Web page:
I just want to title everything I write about hospice work as “Loving and Letting Go.” Already used that title before though…

Still taking a break from formal published writing.  Here’s another rough, after-work ramble, no grammar corrections or editing (maybe I’ll get to that later):

Hospice work for me is being present, observing, attuning, attaching, loving, and then letting go.

One of the harder situations for me that I encounter at work happened this weekend. Giving intense care for the past 24 out of 48 hours to someone actively dying and their family – being very attuned, involved, intimate with them, witnessing the subtle changes of the body shutting down, and the love and grief of the family, tending to all of them. And then after this dense, meaningful time together my last shift of the weekend is over and it’s time to go home and I won’t be back for several days – knowing this person will probably die within hours. It’s so hard to leave, right at the end, I want to stay and continue my care until completion of this person’s life that I have been so intensely and uniquely involved in. I am attached to the dying person, to their family and to my co-workers in this warm cocoon of care that the Guest House is. But I let go, I say goodbye, many hugs and wet eyes and gratitude and well-wishes. And I hand off the baton to the next shift and walk out the door into the night.

Living and dying go on and on – it’s like a river I step in and out of – although of course it’s everywhere all the time, it’s all of us, but it is more explicit and raw and bare at hospice. I say this all the time but it is such deeply fulfilling work to be right in the heart of someone’s last time on earth. I meet them where they are and give them the best care I can and then they go. Impermanence in all its beauty, with all its warts, complete and incomplete, in process, over and over again.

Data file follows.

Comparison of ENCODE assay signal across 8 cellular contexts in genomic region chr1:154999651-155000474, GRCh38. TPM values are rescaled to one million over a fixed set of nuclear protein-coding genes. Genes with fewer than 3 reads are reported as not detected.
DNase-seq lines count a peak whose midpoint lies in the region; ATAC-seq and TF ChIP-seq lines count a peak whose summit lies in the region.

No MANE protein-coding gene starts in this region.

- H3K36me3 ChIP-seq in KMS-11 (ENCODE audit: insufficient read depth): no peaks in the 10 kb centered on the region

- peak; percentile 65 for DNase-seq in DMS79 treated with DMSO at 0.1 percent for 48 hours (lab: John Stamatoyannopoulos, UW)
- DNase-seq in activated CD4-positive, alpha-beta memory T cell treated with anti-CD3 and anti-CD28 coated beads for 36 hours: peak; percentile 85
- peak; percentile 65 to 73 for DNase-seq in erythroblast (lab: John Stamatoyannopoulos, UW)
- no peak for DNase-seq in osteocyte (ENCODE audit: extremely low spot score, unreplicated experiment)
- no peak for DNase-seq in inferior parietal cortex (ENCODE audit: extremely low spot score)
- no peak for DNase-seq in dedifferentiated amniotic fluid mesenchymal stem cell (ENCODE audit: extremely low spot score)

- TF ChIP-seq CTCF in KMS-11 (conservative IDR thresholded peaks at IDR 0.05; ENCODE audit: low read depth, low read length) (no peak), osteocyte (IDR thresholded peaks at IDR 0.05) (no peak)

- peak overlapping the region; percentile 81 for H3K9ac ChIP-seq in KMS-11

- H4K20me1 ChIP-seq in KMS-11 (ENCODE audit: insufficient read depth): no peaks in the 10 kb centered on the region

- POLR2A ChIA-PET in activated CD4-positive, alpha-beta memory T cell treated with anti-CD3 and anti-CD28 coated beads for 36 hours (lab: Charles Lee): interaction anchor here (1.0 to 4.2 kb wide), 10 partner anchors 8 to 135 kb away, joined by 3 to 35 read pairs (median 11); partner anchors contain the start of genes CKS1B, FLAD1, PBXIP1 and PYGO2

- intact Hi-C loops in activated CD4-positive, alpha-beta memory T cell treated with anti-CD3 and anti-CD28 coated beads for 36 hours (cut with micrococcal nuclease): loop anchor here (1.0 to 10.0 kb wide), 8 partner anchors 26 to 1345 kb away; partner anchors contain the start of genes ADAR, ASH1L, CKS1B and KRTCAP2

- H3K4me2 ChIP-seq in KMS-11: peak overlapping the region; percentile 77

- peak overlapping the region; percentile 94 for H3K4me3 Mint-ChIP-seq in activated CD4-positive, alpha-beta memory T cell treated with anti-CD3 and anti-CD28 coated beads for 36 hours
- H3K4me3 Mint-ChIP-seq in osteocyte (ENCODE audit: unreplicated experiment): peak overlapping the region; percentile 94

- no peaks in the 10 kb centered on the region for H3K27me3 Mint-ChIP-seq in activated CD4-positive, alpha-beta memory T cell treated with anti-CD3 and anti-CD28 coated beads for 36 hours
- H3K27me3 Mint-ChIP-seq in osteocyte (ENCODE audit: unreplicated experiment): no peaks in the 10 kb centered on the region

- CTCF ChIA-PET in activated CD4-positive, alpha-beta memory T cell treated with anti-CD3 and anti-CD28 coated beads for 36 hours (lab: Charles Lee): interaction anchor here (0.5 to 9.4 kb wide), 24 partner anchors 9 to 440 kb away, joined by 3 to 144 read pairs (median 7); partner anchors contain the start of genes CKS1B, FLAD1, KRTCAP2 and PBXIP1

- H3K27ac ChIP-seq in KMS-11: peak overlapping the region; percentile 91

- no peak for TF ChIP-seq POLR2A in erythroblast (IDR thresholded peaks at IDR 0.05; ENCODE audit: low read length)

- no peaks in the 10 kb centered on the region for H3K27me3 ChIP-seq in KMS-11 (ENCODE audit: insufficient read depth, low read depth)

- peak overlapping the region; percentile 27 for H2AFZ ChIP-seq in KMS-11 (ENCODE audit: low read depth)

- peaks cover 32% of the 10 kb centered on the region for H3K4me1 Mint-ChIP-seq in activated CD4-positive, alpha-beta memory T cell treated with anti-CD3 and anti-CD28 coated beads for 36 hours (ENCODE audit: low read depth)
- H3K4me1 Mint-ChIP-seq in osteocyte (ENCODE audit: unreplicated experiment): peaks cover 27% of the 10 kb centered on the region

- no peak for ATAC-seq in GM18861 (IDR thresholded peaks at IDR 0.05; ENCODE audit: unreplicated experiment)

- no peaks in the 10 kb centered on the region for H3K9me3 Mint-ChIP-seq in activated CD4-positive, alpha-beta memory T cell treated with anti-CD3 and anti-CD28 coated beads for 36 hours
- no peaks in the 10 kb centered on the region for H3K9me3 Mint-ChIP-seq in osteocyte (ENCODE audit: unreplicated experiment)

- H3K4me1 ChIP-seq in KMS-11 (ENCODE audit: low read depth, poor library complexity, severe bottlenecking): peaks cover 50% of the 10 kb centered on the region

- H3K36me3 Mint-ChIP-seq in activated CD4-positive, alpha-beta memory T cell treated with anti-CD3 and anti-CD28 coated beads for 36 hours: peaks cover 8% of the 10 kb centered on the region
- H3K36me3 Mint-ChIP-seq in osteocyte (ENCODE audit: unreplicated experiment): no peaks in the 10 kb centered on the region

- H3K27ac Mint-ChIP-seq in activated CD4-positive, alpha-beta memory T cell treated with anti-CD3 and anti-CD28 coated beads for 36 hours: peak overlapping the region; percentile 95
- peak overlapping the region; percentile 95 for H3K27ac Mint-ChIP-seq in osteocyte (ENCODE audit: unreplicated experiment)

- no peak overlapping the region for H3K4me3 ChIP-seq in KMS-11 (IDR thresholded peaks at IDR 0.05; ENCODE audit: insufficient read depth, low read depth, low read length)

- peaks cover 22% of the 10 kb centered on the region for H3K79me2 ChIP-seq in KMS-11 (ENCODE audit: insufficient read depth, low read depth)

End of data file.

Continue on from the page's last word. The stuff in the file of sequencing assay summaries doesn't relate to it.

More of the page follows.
Massive, rotting cancer wound and a still-lovely face, the complexity of family love around her; I understand this quote so well:
“Beauty is simply reality seen with the eyes of love.”

(Quote from Rabindranath Tagore.)

3 years

I’ve been at Zen Hospice Project’s Guest House for 3 years now. I’ve given direct care to about 120 people in their last weeks and days of life. I’ve been bedside with 11 people as they took their final breath. I’ve bathed about 20 dead bodies. I’ve lead about 15 death rituals.

There is the vomit, the diarrhea, the rotting wounds, the pain, the turmoil, the challenging family dynamics, the grief, the fear. And there is the love. The love, the love, the love. The tenderness, the intimacy, the humor, the beauty, the compassion, the transformation, the honesty, the radical acceptance, the profound human connection, and the love. It is an immense honor to be with it all. I am deeply nourished by this work.

I have always found meaningful work in the world, but never have I felt with such passion and clarity that I have found my calling as I do caring for people at the end of life. I am filled with gratitude.